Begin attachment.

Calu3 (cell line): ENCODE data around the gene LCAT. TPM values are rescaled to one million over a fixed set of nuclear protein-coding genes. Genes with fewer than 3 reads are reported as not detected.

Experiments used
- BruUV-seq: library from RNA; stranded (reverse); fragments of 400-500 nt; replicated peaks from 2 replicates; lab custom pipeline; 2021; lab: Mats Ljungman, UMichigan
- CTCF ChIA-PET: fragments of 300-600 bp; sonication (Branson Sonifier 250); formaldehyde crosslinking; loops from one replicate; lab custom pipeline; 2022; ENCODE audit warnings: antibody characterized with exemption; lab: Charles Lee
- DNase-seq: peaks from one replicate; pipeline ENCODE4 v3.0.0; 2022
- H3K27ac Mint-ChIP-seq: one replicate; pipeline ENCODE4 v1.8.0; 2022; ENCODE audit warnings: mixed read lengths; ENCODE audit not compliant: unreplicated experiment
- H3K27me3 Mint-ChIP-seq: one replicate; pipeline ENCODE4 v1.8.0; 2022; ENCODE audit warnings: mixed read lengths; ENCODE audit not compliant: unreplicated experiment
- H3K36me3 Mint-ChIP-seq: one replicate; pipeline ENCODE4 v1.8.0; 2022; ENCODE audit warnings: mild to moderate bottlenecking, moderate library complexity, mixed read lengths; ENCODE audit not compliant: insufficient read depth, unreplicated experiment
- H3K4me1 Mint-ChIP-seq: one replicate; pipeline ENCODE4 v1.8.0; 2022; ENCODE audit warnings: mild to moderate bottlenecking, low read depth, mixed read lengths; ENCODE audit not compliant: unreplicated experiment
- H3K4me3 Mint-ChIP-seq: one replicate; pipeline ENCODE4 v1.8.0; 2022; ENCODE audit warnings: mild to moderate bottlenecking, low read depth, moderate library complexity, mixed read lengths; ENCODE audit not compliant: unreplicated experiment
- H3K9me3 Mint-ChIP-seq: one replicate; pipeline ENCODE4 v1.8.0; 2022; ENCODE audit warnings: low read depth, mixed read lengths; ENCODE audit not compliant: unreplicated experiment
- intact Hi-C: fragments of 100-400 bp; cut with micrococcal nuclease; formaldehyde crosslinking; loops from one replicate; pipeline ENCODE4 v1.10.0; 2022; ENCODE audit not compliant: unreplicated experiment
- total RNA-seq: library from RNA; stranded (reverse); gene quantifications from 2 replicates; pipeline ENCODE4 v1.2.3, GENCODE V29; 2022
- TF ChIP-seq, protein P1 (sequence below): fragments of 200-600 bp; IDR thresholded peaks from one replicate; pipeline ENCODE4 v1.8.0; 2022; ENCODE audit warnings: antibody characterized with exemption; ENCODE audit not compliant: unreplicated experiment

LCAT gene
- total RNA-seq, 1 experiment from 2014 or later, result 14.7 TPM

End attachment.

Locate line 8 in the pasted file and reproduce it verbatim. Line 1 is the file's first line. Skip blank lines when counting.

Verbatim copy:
- H3K36me3 Mint-ChIP-seq: one replicate; pipeline ENCODE4 v1.8.0; 2022; ENCODE audit warnings: mild to moderate bottlenecking, moderate library complexity, mixed read lengths; ENCODE audit not compliant: insufficient read depth, unreplicated experiment